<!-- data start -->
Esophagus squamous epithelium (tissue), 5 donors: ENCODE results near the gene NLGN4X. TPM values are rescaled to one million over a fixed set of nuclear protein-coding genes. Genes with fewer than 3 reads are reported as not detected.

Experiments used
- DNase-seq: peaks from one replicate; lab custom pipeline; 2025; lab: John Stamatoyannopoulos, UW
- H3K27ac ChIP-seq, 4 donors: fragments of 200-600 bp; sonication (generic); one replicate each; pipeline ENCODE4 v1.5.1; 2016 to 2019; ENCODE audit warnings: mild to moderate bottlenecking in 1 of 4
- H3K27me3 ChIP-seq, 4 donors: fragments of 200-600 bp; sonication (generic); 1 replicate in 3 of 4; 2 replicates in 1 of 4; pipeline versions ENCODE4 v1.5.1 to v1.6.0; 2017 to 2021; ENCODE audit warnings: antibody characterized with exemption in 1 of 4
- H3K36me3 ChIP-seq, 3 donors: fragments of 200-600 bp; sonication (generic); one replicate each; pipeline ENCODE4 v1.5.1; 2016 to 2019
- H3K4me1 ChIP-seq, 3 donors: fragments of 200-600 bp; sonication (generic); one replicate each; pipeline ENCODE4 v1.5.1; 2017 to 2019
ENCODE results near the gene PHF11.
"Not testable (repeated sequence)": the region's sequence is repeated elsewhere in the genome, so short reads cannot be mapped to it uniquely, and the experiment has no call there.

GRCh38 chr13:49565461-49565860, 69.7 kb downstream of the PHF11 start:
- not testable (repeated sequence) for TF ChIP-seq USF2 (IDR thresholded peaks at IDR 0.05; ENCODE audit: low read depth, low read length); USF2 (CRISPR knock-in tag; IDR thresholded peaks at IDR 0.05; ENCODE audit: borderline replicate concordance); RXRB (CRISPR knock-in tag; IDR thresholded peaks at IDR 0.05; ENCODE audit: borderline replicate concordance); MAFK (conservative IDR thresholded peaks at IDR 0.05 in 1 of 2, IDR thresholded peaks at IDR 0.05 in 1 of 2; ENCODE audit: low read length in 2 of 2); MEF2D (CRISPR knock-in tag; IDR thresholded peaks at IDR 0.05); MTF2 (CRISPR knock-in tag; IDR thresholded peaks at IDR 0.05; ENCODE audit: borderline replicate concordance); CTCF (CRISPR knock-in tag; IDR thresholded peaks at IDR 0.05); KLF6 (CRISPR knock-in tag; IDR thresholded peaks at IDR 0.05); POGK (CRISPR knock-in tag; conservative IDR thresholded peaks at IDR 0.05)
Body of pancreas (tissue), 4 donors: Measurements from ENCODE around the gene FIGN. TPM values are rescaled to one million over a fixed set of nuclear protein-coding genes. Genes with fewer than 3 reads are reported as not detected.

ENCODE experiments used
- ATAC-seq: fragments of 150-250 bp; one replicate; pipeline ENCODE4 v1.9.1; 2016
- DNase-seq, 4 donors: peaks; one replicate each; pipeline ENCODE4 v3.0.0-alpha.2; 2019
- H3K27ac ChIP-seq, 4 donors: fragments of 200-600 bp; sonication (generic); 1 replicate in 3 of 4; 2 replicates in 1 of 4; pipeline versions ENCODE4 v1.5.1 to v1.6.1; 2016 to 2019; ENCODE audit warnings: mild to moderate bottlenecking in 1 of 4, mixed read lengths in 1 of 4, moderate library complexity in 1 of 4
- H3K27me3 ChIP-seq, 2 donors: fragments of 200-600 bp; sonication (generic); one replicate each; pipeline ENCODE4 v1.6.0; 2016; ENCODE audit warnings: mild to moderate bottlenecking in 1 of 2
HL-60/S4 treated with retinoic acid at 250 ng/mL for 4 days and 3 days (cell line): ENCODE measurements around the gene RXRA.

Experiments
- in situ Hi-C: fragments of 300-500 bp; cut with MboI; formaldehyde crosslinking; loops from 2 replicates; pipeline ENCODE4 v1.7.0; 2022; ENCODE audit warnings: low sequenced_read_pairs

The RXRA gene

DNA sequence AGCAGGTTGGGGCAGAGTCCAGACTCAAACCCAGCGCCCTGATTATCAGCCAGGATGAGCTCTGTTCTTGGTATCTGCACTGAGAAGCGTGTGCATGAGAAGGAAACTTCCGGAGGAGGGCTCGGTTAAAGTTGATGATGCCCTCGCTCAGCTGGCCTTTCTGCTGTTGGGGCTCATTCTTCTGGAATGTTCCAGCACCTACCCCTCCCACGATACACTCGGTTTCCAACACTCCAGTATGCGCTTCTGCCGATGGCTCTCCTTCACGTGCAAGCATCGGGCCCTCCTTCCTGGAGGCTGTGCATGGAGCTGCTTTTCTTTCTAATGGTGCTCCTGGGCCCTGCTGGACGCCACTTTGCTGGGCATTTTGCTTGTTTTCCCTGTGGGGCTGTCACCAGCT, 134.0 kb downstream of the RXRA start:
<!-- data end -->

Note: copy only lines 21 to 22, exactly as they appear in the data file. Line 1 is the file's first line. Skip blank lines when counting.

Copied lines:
The RXRA gene

DNA sequence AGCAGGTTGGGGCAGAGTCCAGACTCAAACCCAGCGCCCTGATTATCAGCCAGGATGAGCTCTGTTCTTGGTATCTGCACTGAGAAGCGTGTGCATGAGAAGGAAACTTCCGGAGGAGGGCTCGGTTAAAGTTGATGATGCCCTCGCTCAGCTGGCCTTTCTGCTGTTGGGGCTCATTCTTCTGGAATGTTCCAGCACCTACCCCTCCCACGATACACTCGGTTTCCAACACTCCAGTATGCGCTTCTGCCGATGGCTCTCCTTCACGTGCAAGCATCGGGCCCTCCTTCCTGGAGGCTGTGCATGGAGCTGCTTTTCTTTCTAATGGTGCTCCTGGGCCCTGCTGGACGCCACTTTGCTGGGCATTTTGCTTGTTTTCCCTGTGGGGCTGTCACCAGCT, 134.0 kb downstream of the RXRA start: